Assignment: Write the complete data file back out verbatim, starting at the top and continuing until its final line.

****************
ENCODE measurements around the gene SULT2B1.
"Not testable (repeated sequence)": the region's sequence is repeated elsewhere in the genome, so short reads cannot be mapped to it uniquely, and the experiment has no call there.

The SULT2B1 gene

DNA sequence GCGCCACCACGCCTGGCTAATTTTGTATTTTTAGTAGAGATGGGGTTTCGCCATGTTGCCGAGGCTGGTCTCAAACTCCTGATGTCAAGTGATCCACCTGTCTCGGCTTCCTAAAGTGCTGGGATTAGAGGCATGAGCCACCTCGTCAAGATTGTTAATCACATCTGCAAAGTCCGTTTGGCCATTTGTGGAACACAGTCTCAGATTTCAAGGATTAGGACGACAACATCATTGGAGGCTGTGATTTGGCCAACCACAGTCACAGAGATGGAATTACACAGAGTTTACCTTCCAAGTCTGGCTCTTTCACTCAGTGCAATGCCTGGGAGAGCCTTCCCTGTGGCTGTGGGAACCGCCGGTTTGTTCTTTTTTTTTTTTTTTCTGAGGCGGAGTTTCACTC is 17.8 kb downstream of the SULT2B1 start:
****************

ENCODE measurements around the gene SULT2B1.
"Not testable (repeated sequence)": the region's sequence is repeated elsewhere in the genome, so short reads cannot be mapped to it uniquely, and the experiment has no call there.

The SULT2B1 gene

DNA sequence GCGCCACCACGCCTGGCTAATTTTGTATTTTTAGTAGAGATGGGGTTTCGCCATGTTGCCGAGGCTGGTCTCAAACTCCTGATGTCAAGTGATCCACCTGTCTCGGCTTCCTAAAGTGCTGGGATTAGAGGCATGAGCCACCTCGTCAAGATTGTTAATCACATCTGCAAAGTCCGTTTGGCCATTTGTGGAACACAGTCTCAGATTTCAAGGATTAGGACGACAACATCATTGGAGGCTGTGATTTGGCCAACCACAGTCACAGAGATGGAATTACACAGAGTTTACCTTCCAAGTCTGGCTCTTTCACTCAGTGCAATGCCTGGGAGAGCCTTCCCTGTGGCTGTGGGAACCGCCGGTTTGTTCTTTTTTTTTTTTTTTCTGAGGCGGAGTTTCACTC is 17.8 kb downstream of the SULT2B1 start: